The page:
You covered the economic woes of Germany but missed the underlying political causes of the slump ("Germany: Is reunification failing?" International Business, Nov. 15). In the years just prior to the fall of the Wall, many seasoned politicians in the Bundestag were replaced by younger representatives who had won their seats by serving their political parties and not the country. Their inflexibility and aversion to practical solutions has meant total gridlock on everything from illegal aliens to supporting the U.N. militarily. Decisions, when they came at all, were usually dealt out by the Supreme Court and not the legislature.
The Mittelstand, which is the backbone of German industry, depends heavily on the universities and technische Hochschulen for basic research. To finance its ego project of moving the capital from Bonn to Berlin, the government is now cutting back on funds for higher education, thus robbing German industry of its future. All of the industrialized world is hurting in the current recession. Japan, however, is cutting costs and will come out of the recession a lot leaner and meaner, but Germany is adrift.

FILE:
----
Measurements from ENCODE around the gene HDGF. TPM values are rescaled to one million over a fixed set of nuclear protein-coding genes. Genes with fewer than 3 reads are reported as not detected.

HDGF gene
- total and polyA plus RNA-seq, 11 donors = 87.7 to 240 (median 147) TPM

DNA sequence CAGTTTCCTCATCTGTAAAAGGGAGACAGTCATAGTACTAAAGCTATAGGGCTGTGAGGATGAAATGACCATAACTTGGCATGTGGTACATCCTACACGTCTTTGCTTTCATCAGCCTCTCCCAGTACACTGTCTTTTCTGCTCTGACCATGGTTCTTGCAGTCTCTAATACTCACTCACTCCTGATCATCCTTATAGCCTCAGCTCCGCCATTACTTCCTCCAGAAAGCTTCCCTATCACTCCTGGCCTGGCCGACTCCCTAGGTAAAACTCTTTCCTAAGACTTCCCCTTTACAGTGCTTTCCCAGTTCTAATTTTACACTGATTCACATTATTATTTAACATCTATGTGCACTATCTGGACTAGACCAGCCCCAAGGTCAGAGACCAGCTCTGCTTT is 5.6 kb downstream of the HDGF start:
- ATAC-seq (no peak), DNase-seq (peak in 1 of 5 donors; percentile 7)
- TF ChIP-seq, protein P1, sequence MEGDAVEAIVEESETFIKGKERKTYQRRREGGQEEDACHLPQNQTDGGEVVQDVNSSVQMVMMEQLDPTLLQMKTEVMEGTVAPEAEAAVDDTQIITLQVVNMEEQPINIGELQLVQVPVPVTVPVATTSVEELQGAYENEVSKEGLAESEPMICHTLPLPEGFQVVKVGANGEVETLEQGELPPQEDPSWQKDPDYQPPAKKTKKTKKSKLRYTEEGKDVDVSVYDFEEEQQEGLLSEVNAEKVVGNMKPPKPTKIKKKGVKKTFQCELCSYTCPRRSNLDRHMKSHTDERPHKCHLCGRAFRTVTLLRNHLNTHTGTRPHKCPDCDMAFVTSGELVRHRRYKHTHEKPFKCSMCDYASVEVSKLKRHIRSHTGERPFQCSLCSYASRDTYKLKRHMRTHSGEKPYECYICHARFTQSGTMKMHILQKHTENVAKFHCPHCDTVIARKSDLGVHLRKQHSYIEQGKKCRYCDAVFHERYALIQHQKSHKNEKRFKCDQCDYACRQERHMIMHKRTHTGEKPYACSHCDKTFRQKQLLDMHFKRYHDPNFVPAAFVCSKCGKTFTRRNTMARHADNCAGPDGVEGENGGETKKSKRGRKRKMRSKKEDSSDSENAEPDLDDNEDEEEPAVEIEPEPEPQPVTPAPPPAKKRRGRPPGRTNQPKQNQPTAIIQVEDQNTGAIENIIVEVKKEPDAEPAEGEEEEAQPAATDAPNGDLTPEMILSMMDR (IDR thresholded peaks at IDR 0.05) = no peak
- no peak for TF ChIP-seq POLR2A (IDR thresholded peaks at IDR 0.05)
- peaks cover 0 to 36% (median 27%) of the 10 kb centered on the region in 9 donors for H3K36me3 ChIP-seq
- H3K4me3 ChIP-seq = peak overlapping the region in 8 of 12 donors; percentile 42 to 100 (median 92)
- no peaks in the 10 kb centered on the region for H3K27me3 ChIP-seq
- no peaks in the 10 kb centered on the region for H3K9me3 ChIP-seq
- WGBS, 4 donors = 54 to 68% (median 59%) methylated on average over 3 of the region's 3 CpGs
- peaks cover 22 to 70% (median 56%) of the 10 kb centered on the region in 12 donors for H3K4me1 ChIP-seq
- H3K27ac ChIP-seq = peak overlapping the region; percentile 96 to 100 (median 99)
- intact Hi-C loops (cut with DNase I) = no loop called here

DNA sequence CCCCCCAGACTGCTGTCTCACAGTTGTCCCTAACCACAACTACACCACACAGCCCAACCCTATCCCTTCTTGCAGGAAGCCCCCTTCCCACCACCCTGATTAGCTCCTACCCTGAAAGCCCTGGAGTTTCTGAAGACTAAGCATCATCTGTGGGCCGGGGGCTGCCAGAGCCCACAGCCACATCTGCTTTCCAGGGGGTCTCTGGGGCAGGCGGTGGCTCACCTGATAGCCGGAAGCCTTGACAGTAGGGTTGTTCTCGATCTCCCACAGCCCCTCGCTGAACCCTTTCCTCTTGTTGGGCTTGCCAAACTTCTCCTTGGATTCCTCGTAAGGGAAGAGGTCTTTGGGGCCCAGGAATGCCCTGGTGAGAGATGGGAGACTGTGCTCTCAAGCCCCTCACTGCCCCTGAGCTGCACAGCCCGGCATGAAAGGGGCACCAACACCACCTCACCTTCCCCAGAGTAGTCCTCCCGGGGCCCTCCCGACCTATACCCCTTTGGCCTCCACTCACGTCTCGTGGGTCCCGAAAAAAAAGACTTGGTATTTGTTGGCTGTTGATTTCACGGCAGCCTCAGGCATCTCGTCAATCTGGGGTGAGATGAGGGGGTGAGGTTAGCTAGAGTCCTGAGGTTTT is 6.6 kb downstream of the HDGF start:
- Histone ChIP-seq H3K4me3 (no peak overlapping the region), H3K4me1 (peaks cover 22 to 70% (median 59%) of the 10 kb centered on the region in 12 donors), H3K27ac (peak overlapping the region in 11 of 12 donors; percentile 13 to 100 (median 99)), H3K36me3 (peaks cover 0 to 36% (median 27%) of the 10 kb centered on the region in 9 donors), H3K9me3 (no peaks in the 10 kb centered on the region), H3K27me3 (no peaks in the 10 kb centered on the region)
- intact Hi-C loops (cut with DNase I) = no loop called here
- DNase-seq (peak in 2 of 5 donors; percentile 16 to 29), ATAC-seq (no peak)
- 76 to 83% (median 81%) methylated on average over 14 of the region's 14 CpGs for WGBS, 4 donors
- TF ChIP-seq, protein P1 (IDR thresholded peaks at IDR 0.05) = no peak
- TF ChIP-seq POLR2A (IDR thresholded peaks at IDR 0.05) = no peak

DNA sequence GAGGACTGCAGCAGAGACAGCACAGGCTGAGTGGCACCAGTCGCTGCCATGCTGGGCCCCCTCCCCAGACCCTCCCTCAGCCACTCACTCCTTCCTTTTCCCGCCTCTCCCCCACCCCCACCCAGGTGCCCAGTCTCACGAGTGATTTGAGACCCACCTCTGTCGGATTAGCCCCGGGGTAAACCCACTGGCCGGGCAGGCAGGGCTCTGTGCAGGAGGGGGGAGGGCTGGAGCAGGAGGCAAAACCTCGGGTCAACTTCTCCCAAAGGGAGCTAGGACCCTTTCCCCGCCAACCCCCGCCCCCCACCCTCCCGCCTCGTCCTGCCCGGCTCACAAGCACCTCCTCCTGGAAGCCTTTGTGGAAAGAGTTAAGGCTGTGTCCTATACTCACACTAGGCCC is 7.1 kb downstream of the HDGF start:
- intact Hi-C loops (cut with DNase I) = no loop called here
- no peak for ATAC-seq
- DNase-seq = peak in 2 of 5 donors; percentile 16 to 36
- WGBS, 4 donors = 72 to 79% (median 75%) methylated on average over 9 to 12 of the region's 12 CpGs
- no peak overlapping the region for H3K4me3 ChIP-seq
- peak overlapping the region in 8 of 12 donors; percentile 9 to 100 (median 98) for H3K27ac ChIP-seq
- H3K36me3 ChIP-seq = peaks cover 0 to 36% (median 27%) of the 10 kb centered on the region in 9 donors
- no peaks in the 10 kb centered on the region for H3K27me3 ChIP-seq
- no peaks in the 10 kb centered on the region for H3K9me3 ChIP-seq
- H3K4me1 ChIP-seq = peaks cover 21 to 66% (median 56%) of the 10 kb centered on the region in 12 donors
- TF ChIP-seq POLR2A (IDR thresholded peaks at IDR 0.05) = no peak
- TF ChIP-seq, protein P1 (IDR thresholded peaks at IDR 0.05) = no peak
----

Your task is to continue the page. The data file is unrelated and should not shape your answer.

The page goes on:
Although most Germans want nothing to do with the far right, disillusionment is spreading, and the real danger could be that they will not vote at all in the upcoming federal elections. Even this eventuality does not seem to motivate the politicians, most of whom have a guaranteed job for life anyway.
Edward B. Robertson